Sustainability and Impact
Grassroots innovation: Barriers, opportunities and path forward
10 Apr 2020

What is needed to drive a strong innovation culture in our economy?

India is a country with unique challenges and opportunities. Living in Metros, we forget the real India – an India which exists in the Tier II/III towns. With a ~70% rural population, with an average farm size of 0.2M grassroots innovation applications over a period of 5 years. That is roughly 40k innovations each year. To make things more exciting, >100 of these innovations have transformed into successful product/technology licenses.


Prof. Anil Gupta, IIMA and founder of HBN (Honey Bee Network) has rightly said: “Grassroots innovation is alive and well in India, we just have to look for it”.

But with all this hearsay, why are we not breaking boundaries with grassroots innovation? Simple answer, it is tough. A more objective answer, it requires a coherent and holistic hand-holding ecosystem to be built around it for sustenance. >99.93% of these projects/ideas simply just fizzle out. And there are multiple reasons for the same. Some do not get the necessary technological mentoring, some do not receive any go to market and business insights, for some, it is impossible to scale to a large manufacturing facility and surprisingly, some play in highly IPR driven systems, where they are not able to acquire the necessary licenses and are simply crushed by the giants. What is needed, is a holistic hand-holding ecosystem, that supports these innovations until they grow to become a self-sustaining and growing business.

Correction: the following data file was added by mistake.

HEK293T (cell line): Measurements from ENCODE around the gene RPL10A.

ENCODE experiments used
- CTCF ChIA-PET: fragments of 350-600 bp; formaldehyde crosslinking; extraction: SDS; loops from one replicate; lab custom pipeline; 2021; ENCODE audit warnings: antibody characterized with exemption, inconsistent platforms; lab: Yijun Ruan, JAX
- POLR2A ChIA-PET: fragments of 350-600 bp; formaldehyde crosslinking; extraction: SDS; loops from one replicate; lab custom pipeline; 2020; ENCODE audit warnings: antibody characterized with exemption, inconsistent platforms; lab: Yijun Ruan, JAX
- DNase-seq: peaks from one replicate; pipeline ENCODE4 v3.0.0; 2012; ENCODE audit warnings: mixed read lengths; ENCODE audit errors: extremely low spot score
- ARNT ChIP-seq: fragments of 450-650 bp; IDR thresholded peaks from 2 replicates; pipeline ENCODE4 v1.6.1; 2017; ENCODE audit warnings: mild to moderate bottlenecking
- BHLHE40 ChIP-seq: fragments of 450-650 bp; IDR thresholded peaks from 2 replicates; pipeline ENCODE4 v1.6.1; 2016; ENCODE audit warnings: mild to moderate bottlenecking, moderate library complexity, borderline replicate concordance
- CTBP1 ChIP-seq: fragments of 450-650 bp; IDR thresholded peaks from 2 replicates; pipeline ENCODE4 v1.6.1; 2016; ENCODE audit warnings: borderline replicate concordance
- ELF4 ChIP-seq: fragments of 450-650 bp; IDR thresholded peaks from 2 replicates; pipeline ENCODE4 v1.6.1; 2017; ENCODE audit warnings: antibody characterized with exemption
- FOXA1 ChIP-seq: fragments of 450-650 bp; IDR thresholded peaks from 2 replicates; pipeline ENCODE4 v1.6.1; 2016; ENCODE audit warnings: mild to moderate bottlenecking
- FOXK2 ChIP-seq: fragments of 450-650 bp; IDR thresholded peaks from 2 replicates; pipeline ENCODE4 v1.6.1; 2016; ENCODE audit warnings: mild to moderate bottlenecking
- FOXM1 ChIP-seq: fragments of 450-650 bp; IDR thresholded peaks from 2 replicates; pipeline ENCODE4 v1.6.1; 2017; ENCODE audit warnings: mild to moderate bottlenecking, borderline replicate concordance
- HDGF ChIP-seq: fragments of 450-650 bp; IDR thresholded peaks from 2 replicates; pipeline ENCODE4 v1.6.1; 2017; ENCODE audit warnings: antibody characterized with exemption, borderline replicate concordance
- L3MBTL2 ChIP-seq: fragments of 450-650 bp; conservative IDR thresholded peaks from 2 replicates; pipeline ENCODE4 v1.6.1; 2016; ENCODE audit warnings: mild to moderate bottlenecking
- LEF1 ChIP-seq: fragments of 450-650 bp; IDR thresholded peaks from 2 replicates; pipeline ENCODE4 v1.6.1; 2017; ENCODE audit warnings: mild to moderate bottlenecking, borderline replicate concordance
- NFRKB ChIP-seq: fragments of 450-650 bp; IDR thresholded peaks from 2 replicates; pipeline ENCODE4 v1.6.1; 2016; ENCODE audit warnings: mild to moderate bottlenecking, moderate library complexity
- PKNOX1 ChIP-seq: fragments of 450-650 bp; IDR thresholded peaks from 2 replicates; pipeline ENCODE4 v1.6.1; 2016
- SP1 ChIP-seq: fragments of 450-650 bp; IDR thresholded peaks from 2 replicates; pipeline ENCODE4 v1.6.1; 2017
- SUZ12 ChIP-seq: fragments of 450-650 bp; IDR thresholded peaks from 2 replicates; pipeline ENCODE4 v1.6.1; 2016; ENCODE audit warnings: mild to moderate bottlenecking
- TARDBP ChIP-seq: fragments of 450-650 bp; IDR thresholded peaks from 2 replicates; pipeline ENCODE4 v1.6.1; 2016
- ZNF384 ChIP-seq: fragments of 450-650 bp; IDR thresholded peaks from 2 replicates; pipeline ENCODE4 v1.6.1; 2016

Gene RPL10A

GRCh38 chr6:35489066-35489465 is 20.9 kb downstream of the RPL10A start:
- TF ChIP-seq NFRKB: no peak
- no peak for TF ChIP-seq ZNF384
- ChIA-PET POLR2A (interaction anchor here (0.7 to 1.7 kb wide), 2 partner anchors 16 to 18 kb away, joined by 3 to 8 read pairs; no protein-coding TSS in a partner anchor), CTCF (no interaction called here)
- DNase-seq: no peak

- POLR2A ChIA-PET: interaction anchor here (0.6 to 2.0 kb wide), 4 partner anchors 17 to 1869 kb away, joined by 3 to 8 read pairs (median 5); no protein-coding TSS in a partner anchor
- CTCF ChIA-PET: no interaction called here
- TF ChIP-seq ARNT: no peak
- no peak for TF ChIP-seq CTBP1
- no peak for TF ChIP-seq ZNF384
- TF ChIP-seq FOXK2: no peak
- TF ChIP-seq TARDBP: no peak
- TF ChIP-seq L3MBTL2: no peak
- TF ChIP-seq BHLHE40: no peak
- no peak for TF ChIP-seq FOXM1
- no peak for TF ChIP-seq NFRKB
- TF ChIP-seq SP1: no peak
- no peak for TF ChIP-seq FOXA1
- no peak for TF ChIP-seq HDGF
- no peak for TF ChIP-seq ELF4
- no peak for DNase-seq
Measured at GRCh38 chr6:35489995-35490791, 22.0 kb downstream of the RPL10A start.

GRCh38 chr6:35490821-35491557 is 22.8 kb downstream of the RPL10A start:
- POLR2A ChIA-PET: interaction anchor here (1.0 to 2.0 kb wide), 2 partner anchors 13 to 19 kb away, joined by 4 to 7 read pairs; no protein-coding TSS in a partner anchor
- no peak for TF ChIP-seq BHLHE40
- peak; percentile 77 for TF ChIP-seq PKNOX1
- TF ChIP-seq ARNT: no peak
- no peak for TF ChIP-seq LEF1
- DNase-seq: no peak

The interesting thing is, these grassroots innovations actually create a lot of economic value. Investments in these ventures have successfully driven returns of 12% and above, with some cases seeing up to 15%-18% net returns. In fact, Harvard not strongly believe in the concept of “Shared Value Creation”, where businesses actually drive economic growth through positive social impact. It is possible to create business value through social innovation.


There are two more interesting questions we want to pose with this discussion – 1) Are we walking the talk in terms of funding enough R&D as an economy and 2) What kind of policy framework should be created, in partnership with enterprise, that establishes a successful model for the growth of the system?


Authored by (at the time of writing):

Shishir Mankad, Leader, Sustainability and Impact Practice

Madhur Singhal, Leader, Sustainability and Impact Practice


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